JSW Steel Buys Ore Fines from Goa in an E-auction
Co buys 8,484 tonnes of iron ore fines at .` 1,830 per tonne
JSW Steel bought its maiden lot of iron ore fines from Goa at a price of .` 1,830 per tonne recently. The transaction is significant because it is also the first time that a major domestic steel maker has participated in an e-auction of Goan ore, which is considered low grade and usually earmarked for exports.
In contrast, Goa’s first e-auction of iron ore, following the mining ban in September 2012, surprisingly saw zero participation from big steel companies in February this year even as exporters and mine owners bid for the commodity aggressively. JSW bought 8,484 tonnes of iron ore fines at a price of .` 1,830 per tonne from the e-auction in Goa recently. It got a fairly good deal since the fines had a 58.5% iron (Fe) content. It also purchased another lot of 3,000 tonnes of fines of 59.5% Fe content at a price of .` 1,970 per tonne. Goa’s Directorate of Mines & Geology (DMG) is holding auctions to sell iron ore that is lying idle in jetties and ports across the state, since September 2012. Earlier, JSW had cited high logistics costs and low grade of ore as reasons for not warming up to the e-auction. Elaborating on the company’s recent move, Seshagiri Rao, joint managing director of JSW Steel said: “We decided to take part in Goa auction recently since we are considering all options to maintain continuous supply of ore. Considering the average grades available in Goa, both the transactions have been satisfactory. Until now, logistics has been the main problem as far as Goa ore is concerned. But this time we hope to use it in our Dolvi unit. We may even take it to Vijaynagar.”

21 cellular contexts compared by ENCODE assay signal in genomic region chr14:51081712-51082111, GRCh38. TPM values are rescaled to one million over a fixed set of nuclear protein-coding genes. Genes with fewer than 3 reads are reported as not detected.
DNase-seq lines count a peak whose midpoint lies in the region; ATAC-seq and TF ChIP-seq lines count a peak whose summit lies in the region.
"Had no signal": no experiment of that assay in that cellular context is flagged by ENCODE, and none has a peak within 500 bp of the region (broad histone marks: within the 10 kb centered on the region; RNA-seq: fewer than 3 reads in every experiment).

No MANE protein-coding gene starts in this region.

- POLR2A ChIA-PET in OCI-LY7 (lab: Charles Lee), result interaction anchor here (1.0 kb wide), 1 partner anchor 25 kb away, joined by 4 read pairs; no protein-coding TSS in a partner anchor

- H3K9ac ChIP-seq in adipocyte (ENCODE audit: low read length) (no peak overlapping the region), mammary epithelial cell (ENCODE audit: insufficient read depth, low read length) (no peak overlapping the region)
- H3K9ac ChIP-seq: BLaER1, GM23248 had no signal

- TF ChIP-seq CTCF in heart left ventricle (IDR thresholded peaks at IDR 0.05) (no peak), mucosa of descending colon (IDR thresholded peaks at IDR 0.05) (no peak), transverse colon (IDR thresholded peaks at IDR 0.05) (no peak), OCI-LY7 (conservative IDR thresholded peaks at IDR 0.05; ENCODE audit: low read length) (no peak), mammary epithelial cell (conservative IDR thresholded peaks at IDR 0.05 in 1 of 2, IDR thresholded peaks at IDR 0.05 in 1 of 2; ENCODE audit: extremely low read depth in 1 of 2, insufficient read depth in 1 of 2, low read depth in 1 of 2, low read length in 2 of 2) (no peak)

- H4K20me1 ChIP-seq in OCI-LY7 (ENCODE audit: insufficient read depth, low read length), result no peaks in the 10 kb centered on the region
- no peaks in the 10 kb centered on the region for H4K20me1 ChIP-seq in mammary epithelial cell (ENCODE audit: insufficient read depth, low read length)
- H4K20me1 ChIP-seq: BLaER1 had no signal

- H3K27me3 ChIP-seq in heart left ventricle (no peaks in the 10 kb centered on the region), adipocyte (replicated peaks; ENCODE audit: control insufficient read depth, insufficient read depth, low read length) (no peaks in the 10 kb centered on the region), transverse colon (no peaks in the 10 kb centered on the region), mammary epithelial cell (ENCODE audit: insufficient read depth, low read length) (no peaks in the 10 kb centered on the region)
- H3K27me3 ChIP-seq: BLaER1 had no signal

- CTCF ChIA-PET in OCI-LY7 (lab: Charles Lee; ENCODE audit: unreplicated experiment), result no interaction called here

Analysts feel JSW made a smart strategic move by deciding to try out Goan ore. “Any steel company would like to keep its supply lines as diverse as possible. In that sense, JSW could be preparing for a possible scenario in the future. Another reason is that the grades offered were good in the third auction, considering the usual grades that one finds in Goa. Also, the base price was low. Thus, it made sense for JSW to participate in it,” Prakash Duvvuri, head of research at Ore Team. Rao said JSW is seriously looking at taking part in auctions from now on. It has already been blending low grade ores with higher grades from Odisha and NMDC’s Bacheli mines for its Vijaynagar unit in the wake of the Karnataka mining crisis. Other steel companies are likely to follow JSW’s move of sourcing lower grades of ore, with paucity of ore poised to drive a lot of domestic steel companies to try a blend different grades and thus increasingly utilise lower grades.